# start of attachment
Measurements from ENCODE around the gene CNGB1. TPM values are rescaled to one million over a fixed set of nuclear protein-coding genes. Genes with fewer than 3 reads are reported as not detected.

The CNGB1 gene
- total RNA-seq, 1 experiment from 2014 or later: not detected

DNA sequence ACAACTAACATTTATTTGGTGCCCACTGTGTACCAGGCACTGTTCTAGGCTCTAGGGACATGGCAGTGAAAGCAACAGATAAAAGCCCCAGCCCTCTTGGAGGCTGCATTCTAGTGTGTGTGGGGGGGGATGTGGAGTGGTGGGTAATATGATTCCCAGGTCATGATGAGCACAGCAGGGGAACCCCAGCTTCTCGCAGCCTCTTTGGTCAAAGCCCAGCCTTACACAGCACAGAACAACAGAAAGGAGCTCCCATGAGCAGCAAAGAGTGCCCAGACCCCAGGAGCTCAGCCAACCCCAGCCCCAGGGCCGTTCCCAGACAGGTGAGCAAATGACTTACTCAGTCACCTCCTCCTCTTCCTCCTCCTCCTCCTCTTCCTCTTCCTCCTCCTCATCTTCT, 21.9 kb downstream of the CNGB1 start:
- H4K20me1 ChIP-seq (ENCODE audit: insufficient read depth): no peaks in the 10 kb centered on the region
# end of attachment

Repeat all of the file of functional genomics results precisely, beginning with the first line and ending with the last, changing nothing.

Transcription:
Measurements from ENCODE around the gene CNGB1. TPM values are rescaled to one million over a fixed set of nuclear protein-coding genes. Genes with fewer than 3 reads are reported as not detected.

The CNGB1 gene
- total RNA-seq, 1 experiment from 2014 or later: not detected

DNA sequence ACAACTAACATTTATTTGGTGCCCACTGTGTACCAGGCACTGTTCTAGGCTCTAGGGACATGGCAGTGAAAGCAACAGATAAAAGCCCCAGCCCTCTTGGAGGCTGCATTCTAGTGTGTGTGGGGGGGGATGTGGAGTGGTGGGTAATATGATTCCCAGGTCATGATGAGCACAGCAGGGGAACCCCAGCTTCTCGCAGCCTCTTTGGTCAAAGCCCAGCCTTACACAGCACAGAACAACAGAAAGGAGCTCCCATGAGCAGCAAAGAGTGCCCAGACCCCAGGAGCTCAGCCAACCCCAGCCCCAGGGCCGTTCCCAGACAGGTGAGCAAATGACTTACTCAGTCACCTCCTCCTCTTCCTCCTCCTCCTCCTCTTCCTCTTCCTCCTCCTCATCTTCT, 21.9 kb downstream of the CNGB1 start:
- H4K20me1 ChIP-seq (ENCODE audit: insufficient read depth): no peaks in the 10 kb centered on the region